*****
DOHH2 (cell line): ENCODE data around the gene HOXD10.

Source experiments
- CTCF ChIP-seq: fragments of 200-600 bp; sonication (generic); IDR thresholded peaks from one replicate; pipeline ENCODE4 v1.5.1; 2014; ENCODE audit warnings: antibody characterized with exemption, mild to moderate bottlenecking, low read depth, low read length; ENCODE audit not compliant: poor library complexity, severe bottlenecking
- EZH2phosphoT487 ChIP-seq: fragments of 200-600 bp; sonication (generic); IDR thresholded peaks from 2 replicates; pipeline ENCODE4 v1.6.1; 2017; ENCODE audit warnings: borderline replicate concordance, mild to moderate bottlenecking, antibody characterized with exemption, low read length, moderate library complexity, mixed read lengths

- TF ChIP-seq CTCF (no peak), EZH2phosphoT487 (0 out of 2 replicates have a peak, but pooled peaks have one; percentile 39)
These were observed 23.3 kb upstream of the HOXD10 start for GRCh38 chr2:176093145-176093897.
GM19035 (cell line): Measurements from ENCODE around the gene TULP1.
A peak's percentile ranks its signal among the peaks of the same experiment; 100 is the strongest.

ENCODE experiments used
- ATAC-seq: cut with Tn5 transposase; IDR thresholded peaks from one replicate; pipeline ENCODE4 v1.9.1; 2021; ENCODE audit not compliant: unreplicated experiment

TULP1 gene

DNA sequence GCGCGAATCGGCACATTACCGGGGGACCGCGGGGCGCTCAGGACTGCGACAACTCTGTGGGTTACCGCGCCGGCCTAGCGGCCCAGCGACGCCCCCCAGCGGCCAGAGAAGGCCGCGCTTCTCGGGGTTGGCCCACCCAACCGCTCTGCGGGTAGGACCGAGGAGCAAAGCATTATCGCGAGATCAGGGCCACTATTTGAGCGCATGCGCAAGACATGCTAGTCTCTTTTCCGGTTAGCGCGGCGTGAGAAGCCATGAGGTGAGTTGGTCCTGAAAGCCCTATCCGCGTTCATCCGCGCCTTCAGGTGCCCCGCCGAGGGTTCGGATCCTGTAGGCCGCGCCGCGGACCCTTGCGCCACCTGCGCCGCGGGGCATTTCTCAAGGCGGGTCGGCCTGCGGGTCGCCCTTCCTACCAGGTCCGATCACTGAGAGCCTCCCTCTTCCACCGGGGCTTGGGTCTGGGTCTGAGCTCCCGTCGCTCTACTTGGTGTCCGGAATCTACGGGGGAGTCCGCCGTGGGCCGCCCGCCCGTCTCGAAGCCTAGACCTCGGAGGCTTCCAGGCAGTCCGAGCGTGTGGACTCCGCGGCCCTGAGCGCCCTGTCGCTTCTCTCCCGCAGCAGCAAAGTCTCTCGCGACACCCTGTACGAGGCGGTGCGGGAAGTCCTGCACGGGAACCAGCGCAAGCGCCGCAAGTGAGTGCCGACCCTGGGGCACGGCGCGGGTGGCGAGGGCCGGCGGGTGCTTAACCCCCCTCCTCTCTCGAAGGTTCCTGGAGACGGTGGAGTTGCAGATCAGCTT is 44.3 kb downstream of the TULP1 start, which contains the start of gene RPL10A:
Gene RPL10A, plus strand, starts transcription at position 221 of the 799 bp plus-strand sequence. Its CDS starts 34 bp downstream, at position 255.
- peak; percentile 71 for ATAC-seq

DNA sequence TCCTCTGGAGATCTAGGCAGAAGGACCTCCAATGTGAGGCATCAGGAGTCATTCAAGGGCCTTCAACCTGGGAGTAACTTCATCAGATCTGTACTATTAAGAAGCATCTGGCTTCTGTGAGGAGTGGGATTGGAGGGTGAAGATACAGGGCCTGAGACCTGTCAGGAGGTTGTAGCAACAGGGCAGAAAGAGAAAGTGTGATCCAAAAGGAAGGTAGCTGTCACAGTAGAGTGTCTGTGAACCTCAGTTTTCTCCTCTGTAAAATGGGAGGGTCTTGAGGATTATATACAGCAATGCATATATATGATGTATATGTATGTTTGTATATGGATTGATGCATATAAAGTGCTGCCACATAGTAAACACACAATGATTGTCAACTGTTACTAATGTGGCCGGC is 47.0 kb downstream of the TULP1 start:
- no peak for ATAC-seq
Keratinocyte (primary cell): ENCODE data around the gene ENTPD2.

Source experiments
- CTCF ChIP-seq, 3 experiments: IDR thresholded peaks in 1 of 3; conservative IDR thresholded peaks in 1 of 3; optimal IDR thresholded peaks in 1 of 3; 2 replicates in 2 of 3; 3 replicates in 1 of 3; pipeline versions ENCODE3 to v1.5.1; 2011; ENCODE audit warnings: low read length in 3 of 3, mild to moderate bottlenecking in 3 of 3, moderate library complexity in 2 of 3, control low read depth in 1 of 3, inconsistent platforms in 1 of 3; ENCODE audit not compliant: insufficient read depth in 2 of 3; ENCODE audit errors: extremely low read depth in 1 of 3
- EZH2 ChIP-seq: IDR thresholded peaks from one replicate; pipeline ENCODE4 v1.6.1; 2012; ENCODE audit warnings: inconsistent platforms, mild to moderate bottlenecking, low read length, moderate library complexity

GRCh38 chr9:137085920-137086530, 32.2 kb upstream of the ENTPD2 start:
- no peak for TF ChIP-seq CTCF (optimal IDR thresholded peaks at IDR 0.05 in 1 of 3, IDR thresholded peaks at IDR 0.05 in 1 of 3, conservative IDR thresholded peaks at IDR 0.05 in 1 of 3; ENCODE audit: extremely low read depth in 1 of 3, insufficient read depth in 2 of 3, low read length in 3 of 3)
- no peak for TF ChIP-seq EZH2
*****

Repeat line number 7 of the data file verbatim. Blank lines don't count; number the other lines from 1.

GM19035 (cell line): Measurements from ENCODE around the gene TULP1.